Why Are Sex Ratios Beginning to Even Out in India? A Test of Supply and Demand Side Factors Influencing Son Preference
Nadia Diamond-Smith, University of California, San Francisco
Evidence from the most recent India census suggests that despite a country-level downward trend in child sex ratios (fewer girls than boys), the districts that have historically had the most skewed sex ratios are beginning to show evidence of slowing and turn-around. This paper explores demand and supply side factors that could influence son preference and sex selective behavior. The marriage market, labor market, and social norms are explored as demand side factors, and supply side factors relating to availability of medical professionals are explored. We find evidence that a larger age gap between spouses, more women in the community in professional occupations, and possibly access to a health professional are associated the odds of having a boy, and overall community level child sex ratios. More research on possible mechanisms for improvements in sex ratios is necessary, particularly using data sources that allow for integration of other district level data.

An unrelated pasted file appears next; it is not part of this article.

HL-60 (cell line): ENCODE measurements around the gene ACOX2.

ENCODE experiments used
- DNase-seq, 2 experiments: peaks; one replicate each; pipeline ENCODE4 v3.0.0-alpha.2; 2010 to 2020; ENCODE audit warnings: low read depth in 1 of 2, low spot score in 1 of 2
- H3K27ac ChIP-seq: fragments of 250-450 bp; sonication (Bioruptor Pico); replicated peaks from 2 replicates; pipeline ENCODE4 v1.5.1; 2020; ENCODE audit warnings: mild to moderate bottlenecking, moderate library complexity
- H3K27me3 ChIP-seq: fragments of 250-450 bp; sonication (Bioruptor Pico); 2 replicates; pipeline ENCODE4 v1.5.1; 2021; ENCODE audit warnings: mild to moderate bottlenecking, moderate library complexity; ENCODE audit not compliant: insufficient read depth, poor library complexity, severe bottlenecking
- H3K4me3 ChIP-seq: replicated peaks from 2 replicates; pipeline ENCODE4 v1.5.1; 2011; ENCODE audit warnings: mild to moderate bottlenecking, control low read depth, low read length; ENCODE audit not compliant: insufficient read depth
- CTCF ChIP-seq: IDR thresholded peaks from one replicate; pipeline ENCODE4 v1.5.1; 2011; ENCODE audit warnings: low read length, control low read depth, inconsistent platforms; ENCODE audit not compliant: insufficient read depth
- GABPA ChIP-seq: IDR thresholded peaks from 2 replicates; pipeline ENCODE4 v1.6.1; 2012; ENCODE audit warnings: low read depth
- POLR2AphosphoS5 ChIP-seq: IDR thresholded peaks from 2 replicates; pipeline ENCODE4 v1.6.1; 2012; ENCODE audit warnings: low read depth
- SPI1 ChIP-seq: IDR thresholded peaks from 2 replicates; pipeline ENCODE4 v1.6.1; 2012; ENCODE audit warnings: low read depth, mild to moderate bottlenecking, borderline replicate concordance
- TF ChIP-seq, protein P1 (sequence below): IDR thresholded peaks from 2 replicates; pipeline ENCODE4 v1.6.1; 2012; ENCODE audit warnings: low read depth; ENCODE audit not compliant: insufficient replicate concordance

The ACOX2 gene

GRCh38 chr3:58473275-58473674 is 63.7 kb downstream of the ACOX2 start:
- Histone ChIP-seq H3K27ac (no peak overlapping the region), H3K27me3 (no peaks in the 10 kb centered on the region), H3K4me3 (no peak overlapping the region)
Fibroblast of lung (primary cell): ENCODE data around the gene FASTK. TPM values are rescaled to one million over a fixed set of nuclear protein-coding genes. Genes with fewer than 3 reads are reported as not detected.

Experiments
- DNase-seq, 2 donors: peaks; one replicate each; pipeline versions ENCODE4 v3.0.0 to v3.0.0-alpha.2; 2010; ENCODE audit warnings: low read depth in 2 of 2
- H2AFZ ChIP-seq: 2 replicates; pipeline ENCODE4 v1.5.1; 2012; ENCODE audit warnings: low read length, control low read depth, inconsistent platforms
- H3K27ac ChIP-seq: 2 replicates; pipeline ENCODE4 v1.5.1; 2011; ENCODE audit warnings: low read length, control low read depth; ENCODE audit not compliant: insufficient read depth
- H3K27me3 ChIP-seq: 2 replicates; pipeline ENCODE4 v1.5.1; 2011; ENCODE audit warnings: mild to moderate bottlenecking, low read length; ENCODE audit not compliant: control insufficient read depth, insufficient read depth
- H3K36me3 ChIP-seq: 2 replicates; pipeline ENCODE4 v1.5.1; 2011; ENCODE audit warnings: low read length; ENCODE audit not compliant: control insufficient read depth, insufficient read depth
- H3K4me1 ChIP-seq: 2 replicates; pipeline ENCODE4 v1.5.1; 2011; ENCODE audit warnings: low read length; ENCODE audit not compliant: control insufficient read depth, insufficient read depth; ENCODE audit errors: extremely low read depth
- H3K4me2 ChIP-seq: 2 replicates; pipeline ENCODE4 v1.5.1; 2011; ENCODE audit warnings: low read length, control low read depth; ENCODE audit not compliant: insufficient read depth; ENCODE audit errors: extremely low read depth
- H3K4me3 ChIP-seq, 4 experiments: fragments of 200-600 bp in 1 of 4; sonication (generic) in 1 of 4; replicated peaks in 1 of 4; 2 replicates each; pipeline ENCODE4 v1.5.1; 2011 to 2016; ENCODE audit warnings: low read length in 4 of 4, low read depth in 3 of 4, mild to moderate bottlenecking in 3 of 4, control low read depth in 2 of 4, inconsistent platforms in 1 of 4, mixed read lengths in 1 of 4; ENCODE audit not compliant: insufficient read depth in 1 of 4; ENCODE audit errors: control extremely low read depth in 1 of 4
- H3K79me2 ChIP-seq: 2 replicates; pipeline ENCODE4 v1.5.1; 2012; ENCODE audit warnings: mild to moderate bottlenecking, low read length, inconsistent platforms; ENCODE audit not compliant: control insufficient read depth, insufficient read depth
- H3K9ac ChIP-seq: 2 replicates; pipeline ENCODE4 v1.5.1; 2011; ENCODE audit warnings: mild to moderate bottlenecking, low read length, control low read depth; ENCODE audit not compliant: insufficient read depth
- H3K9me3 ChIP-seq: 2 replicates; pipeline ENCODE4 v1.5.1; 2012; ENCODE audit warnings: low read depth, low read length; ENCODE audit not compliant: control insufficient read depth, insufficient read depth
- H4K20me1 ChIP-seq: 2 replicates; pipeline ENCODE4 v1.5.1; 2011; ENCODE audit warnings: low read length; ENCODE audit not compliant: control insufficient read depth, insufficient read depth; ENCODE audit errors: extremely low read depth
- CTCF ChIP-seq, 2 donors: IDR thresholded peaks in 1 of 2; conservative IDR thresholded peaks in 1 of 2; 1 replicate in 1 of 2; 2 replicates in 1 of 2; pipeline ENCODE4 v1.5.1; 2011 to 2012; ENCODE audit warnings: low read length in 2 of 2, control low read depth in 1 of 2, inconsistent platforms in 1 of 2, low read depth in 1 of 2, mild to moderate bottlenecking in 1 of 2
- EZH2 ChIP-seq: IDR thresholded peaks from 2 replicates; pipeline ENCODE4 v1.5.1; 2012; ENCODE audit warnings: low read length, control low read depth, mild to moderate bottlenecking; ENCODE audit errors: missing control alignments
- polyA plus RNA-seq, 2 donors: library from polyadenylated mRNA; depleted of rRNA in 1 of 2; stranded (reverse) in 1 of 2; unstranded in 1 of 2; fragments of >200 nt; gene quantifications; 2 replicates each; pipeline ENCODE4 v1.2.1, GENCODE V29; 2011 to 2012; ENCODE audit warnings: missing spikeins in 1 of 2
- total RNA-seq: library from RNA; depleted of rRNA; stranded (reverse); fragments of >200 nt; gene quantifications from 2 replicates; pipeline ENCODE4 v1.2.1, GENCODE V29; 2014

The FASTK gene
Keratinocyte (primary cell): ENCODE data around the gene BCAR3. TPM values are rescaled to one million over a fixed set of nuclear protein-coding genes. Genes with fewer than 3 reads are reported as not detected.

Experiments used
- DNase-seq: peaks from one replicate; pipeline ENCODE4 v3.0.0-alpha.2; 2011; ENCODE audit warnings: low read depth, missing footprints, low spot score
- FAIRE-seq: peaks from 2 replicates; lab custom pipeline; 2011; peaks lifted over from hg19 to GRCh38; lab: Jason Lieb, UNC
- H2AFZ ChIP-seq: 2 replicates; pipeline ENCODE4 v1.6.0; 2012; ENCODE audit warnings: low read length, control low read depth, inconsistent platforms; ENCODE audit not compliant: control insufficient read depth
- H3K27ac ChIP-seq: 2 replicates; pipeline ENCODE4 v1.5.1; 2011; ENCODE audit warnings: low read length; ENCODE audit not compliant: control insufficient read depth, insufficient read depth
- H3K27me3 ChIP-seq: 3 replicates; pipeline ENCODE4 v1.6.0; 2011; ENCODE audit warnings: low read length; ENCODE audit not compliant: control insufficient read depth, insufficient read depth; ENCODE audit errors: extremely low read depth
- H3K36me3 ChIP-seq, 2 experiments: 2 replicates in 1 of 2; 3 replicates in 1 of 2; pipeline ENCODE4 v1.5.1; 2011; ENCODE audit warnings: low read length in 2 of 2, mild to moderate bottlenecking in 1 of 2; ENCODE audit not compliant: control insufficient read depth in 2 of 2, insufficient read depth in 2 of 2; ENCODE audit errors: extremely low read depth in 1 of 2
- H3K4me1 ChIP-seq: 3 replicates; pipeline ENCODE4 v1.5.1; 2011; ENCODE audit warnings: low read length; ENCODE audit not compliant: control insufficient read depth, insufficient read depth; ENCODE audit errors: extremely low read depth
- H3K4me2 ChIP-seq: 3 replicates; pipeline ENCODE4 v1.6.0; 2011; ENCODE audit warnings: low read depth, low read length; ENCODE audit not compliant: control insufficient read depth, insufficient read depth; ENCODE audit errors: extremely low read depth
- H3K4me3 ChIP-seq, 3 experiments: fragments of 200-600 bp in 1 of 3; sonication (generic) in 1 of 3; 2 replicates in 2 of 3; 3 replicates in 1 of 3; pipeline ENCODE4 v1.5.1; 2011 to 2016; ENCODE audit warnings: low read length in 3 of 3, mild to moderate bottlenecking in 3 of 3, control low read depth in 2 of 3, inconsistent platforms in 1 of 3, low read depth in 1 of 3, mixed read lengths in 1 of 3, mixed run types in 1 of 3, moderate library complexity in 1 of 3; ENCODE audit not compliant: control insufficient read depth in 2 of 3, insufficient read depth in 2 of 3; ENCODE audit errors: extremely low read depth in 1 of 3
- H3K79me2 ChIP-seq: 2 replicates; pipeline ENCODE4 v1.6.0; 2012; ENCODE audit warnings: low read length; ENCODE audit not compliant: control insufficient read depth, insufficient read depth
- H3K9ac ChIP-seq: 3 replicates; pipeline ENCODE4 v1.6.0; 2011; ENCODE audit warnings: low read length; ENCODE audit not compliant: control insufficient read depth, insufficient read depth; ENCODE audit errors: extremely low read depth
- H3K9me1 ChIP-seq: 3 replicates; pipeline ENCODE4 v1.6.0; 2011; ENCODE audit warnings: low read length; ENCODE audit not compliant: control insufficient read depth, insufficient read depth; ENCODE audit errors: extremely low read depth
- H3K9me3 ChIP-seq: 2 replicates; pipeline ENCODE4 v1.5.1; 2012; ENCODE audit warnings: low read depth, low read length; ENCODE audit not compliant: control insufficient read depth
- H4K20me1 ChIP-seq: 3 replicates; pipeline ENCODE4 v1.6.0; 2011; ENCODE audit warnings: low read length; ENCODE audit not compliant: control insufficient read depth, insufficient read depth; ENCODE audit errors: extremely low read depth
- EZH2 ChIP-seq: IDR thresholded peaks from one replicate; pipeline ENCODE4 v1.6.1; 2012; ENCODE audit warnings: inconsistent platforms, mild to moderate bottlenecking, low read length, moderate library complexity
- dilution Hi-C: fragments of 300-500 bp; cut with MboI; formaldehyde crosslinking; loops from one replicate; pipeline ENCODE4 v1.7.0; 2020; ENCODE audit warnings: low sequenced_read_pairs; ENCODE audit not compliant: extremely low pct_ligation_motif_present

Presented in Session 87: Son Preference and Sex Selection